Tag Archives: research funding

Brain drain

Researchers are facing tough times, as the competition for research funding is getting harder and harder.  In Finland, many funding instruments have been developed in the direction steered from above. An example of this is funding available through the Strategic Research Council of the Academy of Finland, highlighting impact. At the same time, funding for basic research in particular is hard to come by.  Research is dictated by money: the funder sets the pace and the researcher is expected to keep up. This warrants the question of whether this kind of an environment fosters long-term research at the top level.

Statistics show that over the past few years, people with academic degrees are migrating abroad in increasing numbers in the hope of better conditions for working and doing research. Many, including the Chair of the Finnish Union of University Researchers and Teachers Petri Koikkalainen in an interview by the Finnish Broadcasting Company YLE, have expressed their concern over the brain drain, as many Finnish scientists and entire research groups are relocating to research institutes abroad.

We find ourselves in this situation following a long recession. The Finnish Government’s cuts on higher education institutions’ funding also play a role in worsening the situation. The effects are becoming increasingly visible towards the end of the decade.

Published recently, the State of Scientific Research in Finland report shows that science in Finland is in a moderate shape, yet falling behind in the competition. There is a risk that we continue to decline in international rankings.

Science is global in nature. Networking is essential, and researcher mobility is desirable. But how do we make sure that our well-trained researchers return home and commit to Finland? We need attractive research environments and infrastructures, continuity and visions of the future. Currently, our research is too scattered. We need larger entities and removal of overlaps.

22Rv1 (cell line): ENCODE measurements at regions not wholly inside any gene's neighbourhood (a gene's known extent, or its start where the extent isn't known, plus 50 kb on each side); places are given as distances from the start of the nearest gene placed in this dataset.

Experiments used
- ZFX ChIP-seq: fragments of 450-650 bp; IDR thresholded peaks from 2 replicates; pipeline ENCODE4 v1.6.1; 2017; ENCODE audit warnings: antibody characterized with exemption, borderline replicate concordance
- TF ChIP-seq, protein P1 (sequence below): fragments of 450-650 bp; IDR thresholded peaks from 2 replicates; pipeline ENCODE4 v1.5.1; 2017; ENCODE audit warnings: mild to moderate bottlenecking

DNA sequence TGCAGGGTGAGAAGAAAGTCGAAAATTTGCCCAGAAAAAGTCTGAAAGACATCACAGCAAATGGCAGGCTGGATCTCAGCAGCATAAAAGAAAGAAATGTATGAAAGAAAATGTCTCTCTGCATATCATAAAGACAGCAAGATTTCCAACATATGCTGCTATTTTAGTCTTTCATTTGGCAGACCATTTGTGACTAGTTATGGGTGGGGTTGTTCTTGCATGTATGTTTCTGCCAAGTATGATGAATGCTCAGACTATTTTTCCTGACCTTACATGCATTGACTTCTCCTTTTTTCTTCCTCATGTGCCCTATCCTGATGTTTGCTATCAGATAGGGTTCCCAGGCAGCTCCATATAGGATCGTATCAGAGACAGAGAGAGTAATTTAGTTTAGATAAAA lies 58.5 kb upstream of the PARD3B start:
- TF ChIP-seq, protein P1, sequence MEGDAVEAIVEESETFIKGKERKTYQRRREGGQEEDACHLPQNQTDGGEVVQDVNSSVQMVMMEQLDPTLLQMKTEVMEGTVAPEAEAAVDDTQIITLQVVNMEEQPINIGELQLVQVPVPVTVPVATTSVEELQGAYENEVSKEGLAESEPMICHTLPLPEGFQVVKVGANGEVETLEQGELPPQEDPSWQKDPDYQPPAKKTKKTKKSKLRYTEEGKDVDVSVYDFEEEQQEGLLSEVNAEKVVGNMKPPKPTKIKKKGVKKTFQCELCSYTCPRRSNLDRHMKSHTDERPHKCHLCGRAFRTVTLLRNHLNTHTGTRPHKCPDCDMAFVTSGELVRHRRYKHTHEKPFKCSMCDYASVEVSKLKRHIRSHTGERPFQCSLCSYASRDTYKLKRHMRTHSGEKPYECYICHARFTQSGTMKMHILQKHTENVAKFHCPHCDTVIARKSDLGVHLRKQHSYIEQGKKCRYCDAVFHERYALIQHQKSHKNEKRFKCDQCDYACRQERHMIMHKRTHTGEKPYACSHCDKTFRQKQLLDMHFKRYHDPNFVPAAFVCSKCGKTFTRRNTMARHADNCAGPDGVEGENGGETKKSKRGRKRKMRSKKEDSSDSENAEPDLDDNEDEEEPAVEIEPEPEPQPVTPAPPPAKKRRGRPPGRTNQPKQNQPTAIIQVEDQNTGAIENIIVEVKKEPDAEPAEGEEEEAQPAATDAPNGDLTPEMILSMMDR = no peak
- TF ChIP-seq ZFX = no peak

Many countries at the top of science attract researchers with money. In Finland, we train our own researchers and our research training is of an outstanding quality. However, we need to critically review the situation regarding research funding and make wise investments – otherwise we’ll end up just prepping researchers for a career abroad.

Hilkka Soininen
Dean

At the interface between universities and companies

Nordic universities were very successful in the recently published Times Higher Education European University Top 200 Rankings, as six Finnish universities made the cut, UEF among them. This is a clear indication of the high quality of Finnish education and research, as well as of the functionality of the system. By developing research, this performance can be further enhanced. When it comes to doing research, Finnish universities are getting more and more dependent on external funding every year. Another new trend is the fact that research funders increasingly push universities to collaborate with companies and different organisations in order to put research into practice without delay.

In natural sciences, health sciences and engineering sciences, university-business collaboration has long traditions, but in human sciences, this kind of cooperation has been more random. Collaboration with organisations making use of research findings is a requirement in calls of the Strategic Research Council of the Academy of Finland and in Horizon2020 projects, not to mention in funding offered by the EU’s Structural Funds or Tekes. A key challenge for the Finnish universities – and for human sciences in particular – is to establish links to organisations and especially to companies that utilise research findings. So, how to bring together those who need research data, and those who generate it?